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How do IC chips work? Answered

Do you need to prgram them, or are they standard enough to where you buy certain ones for a given project? Also where's a good place to find cheap IC chips, specifically a LM3915 ?



11 years ago

Most ICs (with the exception of microcontrollers and some other relatively uncommon parts) are NOT "programmable" in the sense of needing some sort of special programmer to use them, and part numbers are relatively standardized. An lm3915 is an LED bar-graph chip; relatively uncommon. See the other forum posting about good online vendors. BG Micro has them. Also check eBay; some vendors there will sell small orders with less than the usual $7 minimum shipping charge (which is what UPS actually charges for packages under 1lb...)

I don't see the LM3915 being uncommon, I have lots of them,
and they are still in full production according to the manufacturer.

It's the LM3909 I miss. When I was young I made blinky lights out
of them, and they're all still going like perpetual motion machines.
They have a LOT of weird obscure uses, such as I've seen a
schematic for a toy walkie talkie that used 2 of them to transmit
and receive. Probably in a book called "101 uses for the LM3909".
They also probably made a loud siren run on a watch battery.

Nachomamma is thinking about the LM7815 regulator.

Agreed... LM3909 need to be revived. I found a source and bought a few, but they aren't cheap for what they are.

. Wow! I was waaayyyy off on the 3915. Sorry about that.


11 years ago

The 7400 and 4000 series logic seems to be very standard, having been around for around 40 years and seen others come and go. They are generally named for what they do, but there is a lot of room for circuit bending, such as I once had a PONG game made entirely out of the 7400 chips which are supposed to be 4 NAND GATES. Binary counters can make musical notes... Eleven or Twelve 4060's can make a musical organ which probably makes ALL of the key notes. And most of the 7400 and 4000 series costs less than a buck.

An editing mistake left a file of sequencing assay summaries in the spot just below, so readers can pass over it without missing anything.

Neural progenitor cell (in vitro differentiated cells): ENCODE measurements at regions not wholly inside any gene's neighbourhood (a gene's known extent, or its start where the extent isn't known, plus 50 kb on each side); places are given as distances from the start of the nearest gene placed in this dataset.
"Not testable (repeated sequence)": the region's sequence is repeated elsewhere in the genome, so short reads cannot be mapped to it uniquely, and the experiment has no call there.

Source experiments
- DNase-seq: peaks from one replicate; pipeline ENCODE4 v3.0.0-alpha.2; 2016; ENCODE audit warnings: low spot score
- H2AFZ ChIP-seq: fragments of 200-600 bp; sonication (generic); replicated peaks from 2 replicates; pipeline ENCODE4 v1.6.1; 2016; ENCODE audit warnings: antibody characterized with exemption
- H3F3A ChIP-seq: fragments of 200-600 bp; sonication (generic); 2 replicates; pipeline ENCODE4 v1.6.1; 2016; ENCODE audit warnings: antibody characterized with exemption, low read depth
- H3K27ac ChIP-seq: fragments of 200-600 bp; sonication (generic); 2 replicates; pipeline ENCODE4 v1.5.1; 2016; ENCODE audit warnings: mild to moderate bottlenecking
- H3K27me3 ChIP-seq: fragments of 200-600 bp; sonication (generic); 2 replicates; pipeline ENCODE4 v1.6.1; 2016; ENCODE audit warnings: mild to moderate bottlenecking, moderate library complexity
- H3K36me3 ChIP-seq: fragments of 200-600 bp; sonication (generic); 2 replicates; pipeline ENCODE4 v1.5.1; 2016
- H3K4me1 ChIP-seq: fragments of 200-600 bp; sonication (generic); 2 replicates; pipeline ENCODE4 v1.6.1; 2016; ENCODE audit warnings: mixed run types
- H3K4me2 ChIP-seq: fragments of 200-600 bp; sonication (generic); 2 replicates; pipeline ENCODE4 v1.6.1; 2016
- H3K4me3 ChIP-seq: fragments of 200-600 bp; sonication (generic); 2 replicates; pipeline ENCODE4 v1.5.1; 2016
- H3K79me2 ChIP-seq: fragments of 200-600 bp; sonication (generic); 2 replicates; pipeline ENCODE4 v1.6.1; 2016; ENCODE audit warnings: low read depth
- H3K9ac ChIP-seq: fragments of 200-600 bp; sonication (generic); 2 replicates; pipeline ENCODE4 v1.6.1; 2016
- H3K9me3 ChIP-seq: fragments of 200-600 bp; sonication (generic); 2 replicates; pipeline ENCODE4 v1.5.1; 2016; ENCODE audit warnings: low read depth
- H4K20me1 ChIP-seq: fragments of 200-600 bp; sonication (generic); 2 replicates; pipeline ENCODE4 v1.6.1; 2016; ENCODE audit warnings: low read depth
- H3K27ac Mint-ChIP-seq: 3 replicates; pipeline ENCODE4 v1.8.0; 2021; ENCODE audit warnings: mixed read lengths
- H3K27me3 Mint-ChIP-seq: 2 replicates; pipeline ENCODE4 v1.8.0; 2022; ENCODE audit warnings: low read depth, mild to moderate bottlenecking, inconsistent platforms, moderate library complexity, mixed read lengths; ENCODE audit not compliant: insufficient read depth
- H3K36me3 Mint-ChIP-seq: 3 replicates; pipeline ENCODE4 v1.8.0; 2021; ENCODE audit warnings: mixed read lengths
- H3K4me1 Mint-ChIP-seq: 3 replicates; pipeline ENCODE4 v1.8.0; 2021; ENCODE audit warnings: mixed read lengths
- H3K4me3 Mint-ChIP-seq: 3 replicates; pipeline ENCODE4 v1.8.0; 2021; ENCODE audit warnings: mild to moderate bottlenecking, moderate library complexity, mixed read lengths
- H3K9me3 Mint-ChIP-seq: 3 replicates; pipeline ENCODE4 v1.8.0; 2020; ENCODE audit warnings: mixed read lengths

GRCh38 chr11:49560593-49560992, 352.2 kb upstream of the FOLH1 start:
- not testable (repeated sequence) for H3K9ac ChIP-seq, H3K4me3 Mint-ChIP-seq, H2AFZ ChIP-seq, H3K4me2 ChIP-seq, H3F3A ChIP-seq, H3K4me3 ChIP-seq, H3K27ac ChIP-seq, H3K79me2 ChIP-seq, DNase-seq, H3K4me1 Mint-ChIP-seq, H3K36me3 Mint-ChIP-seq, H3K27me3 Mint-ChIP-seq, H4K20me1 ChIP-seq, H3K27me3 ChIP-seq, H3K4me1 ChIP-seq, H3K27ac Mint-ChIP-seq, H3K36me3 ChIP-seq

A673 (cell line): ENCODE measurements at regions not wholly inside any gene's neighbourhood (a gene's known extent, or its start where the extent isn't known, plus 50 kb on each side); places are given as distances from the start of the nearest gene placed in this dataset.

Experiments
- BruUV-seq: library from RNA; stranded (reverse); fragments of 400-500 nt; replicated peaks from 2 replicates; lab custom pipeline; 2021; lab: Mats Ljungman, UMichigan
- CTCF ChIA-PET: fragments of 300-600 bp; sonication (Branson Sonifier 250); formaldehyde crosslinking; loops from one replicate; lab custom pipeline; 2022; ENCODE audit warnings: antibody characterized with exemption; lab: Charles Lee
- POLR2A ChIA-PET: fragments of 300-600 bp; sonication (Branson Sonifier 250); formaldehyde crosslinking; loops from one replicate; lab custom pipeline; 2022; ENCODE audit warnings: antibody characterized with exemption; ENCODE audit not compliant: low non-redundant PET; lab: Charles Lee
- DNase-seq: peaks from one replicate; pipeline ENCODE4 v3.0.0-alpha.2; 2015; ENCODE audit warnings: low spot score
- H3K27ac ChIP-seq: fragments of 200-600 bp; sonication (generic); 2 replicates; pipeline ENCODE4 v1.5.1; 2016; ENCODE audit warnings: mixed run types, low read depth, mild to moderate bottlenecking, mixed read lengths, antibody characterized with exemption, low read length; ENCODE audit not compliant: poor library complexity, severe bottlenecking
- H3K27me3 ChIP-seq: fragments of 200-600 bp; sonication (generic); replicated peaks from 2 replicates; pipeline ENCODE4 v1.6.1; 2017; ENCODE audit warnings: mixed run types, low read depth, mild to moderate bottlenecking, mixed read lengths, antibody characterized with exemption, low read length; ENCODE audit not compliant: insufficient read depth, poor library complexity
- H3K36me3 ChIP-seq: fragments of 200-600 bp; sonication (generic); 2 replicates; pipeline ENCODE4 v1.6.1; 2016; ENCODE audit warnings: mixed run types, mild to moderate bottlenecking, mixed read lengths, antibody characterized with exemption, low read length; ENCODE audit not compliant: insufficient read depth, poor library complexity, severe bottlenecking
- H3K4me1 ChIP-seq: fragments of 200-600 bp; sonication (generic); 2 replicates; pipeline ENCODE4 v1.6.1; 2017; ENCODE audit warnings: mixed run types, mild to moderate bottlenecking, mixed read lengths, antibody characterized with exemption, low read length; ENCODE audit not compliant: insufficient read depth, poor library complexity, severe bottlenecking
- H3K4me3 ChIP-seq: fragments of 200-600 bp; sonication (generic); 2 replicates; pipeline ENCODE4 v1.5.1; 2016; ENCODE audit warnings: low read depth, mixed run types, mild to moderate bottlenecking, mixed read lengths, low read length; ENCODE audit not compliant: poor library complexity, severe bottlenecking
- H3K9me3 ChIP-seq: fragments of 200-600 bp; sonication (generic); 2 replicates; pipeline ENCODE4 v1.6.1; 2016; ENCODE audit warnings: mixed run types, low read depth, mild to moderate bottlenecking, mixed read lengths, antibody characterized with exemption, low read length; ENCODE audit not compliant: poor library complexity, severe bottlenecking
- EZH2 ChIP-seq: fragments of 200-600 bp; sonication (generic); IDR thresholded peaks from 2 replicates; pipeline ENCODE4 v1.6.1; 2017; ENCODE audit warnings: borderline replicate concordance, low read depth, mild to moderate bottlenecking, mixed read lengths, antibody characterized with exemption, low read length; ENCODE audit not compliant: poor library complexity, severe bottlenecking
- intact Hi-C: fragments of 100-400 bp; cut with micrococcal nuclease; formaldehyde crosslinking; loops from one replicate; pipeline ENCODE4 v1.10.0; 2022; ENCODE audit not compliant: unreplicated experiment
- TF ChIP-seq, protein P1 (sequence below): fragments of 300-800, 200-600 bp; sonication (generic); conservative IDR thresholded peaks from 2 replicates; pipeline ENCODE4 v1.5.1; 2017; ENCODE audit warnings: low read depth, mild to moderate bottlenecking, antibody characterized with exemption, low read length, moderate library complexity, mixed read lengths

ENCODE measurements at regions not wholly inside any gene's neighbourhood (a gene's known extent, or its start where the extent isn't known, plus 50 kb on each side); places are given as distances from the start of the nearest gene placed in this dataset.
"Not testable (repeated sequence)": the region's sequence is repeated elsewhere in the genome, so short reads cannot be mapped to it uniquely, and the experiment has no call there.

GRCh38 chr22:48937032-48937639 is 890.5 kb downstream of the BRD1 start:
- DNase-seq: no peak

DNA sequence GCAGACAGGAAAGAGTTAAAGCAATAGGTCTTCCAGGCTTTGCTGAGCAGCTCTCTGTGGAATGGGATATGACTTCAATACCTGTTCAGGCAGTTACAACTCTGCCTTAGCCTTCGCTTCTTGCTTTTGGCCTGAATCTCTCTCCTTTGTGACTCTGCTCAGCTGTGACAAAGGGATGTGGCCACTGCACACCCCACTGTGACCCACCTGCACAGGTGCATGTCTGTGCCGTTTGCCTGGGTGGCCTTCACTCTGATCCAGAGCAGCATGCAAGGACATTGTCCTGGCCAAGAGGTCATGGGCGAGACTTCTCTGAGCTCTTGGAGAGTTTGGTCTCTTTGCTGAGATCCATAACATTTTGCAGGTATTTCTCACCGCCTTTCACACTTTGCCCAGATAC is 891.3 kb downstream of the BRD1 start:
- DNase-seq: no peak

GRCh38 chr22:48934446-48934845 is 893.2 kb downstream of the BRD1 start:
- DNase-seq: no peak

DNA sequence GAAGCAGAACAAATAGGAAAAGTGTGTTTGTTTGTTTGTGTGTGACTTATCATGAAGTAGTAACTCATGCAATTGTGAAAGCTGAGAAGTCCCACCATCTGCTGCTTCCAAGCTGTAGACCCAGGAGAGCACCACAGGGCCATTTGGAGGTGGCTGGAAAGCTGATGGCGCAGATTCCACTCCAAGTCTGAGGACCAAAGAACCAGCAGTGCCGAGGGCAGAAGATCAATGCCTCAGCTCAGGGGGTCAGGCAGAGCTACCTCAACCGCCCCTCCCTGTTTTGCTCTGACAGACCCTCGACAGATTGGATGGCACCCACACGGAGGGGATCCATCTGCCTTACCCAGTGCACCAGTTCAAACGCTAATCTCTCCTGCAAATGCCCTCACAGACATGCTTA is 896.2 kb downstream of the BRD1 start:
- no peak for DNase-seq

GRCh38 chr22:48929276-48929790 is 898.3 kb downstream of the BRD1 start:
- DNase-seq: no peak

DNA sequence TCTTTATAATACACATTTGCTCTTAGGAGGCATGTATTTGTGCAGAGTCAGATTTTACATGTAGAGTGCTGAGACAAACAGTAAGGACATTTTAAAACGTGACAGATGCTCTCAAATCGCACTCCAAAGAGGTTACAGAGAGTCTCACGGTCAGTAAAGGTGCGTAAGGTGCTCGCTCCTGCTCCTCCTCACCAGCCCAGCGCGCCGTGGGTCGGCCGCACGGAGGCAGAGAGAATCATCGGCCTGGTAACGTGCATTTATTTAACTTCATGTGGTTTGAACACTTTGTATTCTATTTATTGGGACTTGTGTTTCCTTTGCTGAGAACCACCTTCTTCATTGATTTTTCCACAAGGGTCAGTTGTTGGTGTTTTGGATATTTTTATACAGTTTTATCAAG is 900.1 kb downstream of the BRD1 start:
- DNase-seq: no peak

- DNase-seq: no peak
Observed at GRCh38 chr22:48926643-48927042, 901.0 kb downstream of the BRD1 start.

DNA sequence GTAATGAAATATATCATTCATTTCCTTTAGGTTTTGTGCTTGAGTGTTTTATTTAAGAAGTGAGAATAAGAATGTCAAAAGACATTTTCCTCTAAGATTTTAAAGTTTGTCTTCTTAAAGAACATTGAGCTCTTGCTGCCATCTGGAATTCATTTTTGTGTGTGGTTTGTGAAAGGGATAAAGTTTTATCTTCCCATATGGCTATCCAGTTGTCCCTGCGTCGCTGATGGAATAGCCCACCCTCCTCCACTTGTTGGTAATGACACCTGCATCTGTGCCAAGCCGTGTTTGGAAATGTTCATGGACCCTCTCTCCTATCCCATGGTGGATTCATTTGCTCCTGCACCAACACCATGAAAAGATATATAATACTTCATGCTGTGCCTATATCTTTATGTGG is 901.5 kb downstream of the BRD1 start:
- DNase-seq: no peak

. Oh yeah, back when I was experimenting with ICs, there was a fellow named Forrest Mims who wrote a lot of excellent articles and books on basic IC circuits. I highly recommend him.

. In a nutshell, Integrated Circuits have their components (transistors, diodes, etc) etched onto a piece of semiconducting material. Instead of having to mount hundreds to millions of components on a Printed Circuit Board (PCB), you cram them all into one small package. Search for "transistor theory" or something similar if you really need to know how they do what they do. . Some ICs are programmable, eg, controllers, processors (your computer's CPU is an IC), some not, eg, LM3915 (that's a -15V regulator, IIRC). Some can be "programmed" by using external components (555 timer). . Very standard. For most DIY projects, who made your LM3915 isn't terribly important; they will all work the same. . Most local electronics stores will have a 3915 (if it's what I think it is). I've used DigiKey with good results. Search for "electronic supplier" or some such. Ebay.